UAV formations

The future trend is to use Multi-RPAS use  during disasters. These are either flown one at a time (depending on the needs of the mission and the general location/weather conditions) or then multiple RPAS are airborne at the same time (for search and rescue tasks, for example).

This “Swarm RPAS” approach may lead to several RPAS being used to scan certain areas for a missing person simultaneously and cover more ground quicker. Or a “Lead RPAS” could, through computer vision and algorithms, send potential findings to a “Follow RPAS” that will then fly directly to that location for a closer look, while “Lead RPAS” will continue its search pattern.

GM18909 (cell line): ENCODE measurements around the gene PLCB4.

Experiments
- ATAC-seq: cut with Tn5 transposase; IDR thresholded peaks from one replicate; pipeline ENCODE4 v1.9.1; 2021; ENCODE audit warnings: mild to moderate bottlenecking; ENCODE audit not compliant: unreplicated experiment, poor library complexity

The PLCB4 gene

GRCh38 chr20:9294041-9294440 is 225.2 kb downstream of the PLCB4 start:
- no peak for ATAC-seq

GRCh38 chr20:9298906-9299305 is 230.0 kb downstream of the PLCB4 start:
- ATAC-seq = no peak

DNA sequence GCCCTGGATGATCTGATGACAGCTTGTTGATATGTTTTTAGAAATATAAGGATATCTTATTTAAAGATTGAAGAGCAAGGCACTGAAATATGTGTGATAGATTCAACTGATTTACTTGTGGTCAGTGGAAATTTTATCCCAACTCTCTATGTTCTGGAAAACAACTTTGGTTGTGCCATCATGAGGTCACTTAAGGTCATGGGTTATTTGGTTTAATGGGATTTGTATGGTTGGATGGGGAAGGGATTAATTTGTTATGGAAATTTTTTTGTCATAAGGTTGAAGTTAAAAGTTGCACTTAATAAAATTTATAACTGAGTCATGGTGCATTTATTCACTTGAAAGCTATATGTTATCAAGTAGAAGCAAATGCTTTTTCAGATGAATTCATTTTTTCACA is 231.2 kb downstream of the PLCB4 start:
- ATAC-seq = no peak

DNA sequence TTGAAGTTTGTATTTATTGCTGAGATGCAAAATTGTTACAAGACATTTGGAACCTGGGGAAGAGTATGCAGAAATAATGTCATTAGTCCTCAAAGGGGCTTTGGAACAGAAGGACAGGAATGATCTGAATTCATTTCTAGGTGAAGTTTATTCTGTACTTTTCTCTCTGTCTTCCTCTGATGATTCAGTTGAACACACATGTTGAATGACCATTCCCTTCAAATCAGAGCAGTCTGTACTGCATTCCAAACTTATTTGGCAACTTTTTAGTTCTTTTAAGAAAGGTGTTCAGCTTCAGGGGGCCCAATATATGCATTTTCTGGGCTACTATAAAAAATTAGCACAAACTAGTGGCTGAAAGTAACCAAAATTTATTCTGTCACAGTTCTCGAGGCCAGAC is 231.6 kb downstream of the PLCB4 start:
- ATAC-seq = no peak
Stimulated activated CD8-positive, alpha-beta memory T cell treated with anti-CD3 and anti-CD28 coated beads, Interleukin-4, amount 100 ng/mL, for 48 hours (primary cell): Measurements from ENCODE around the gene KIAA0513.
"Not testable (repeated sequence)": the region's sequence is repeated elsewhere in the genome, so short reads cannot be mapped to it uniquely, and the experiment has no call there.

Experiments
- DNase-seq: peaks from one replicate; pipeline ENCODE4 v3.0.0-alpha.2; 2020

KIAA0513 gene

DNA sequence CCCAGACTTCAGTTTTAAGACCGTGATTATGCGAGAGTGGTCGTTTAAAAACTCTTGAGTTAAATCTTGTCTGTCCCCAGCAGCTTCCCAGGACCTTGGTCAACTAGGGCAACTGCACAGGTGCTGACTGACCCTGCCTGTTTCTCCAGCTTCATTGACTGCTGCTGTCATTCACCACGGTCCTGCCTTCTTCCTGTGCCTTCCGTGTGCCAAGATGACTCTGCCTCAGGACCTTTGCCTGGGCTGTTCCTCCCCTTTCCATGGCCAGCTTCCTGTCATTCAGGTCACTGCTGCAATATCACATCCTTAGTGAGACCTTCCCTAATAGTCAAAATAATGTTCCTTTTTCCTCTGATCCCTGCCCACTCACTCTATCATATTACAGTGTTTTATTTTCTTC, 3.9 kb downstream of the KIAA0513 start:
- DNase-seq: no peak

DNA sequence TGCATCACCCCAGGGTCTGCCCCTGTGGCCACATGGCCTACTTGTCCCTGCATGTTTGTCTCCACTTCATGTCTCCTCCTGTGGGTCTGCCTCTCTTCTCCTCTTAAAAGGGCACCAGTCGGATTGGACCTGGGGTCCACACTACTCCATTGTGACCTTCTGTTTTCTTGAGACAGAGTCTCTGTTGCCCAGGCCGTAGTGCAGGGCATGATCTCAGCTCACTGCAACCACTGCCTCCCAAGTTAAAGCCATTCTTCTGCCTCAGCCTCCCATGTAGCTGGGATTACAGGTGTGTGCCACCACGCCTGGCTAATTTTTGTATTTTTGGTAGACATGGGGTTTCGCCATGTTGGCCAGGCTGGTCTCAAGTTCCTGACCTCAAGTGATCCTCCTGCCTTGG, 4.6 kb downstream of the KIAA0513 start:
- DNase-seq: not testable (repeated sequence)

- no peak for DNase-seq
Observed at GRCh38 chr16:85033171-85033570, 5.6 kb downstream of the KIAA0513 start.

Currently flying multiple RPAS systems can introduce additional challenges, from potential flight-path interference to video signal interference. As with any team-work tasks, proper communication is needed  between the drone operators and support teams.

Quaritsch et al. (2010) deploy an aerial sensor network with small-scale, battery-powered and wirelessly connected UAVs carrying cameras for disaster management applications. The UAVs fly in formations and cooperate to achieve a certain mission. This paper focus on the optimal placement of sensors formulating the coverage problem as integer linear program (ILP).